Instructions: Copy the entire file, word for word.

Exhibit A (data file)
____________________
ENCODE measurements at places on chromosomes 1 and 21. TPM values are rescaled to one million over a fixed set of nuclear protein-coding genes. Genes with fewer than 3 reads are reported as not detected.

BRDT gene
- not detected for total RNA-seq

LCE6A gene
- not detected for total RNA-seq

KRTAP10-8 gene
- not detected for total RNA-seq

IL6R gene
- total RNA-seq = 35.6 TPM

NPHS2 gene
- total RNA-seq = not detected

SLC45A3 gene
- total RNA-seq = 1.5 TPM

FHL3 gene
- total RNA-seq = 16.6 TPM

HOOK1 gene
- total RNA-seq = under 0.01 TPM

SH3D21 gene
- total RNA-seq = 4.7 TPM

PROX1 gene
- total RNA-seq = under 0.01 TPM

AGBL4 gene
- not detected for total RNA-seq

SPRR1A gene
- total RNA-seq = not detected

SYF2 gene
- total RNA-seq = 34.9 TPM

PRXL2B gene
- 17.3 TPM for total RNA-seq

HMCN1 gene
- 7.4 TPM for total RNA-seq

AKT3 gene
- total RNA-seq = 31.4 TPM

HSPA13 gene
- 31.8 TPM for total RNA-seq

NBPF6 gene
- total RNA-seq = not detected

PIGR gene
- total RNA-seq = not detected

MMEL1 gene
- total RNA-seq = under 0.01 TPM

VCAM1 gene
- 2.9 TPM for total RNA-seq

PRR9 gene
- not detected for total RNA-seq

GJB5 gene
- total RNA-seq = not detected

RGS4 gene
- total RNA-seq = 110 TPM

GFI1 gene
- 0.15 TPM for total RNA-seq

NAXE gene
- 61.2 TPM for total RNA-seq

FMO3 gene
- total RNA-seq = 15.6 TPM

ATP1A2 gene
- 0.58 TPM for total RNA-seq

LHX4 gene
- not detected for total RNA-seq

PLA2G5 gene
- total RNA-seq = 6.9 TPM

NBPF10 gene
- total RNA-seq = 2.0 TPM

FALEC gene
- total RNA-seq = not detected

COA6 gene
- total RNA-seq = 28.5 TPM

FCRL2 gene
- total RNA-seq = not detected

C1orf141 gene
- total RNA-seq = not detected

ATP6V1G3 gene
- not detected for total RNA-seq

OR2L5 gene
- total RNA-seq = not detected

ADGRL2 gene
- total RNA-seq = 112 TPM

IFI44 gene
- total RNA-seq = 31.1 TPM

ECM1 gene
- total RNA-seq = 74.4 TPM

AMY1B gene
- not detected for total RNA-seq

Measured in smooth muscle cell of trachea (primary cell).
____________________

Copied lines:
ENCODE measurements at places on chromosomes 1 and 21. TPM values are rescaled to one million over a fixed set of nuclear protein-coding genes. Genes with fewer than 3 reads are reported as not detected.

BRDT gene
- not detected for total RNA-seq

LCE6A gene
- not detected for total RNA-seq

KRTAP10-8 gene
- not detected for total RNA-seq

IL6R gene
- total RNA-seq = 35.6 TPM

NPHS2 gene
- total RNA-seq = not detected

SLC45A3 gene
- total RNA-seq = 1.5 TPM

FHL3 gene
- total RNA-seq = 16.6 TPM

HOOK1 gene
- total RNA-seq = under 0.01 TPM

SH3D21 gene
- total RNA-seq = 4.7 TPM

PROX1 gene
- total RNA-seq = under 0.01 TPM

AGBL4 gene
- not detected for total RNA-seq

SPRR1A gene
- total RNA-seq = not detected

SYF2 gene
- total RNA-seq = 34.9 TPM

PRXL2B gene
- 17.3 TPM for total RNA-seq

HMCN1 gene
- 7.4 TPM for total RNA-seq

AKT3 gene
- total RNA-seq = 31.4 TPM

HSPA13 gene
- 31.8 TPM for total RNA-seq

NBPF6 gene
- total RNA-seq = not detected

PIGR gene
- total RNA-seq = not detected

MMEL1 gene
- total RNA-seq = under 0.01 TPM

VCAM1 gene
- 2.9 TPM for total RNA-seq

PRR9 gene
- not detected for total RNA-seq

GJB5 gene
- total RNA-seq = not detected

RGS4 gene
- total RNA-seq = 110 TPM

GFI1 gene
- 0.15 TPM for total RNA-seq

NAXE gene
- 61.2 TPM for total RNA-seq

FMO3 gene
- total RNA-seq = 15.6 TPM

ATP1A2 gene
- 0.58 TPM for total RNA-seq

LHX4 gene
- not detected for total RNA-seq

PLA2G5 gene
- total RNA-seq = 6.9 TPM

NBPF10 gene
- total RNA-seq = 2.0 TPM

FALEC gene
- total RNA-seq = not detected

COA6 gene
- total RNA-seq = 28.5 TPM

FCRL2 gene
- total RNA-seq = not detected

C1orf141 gene
- total RNA-seq = not detected

ATP6V1G3 gene
- not detected for total RNA-seq

OR2L5 gene
- total RNA-seq = not detected

ADGRL2 gene
- total RNA-seq = 112 TPM

IFI44 gene
- total RNA-seq = 31.1 TPM

ECM1 gene
- total RNA-seq = 74.4 TPM

AMY1B gene
- not detected for total RNA-seq

Measured in smooth muscle cell of trachea (primary cell).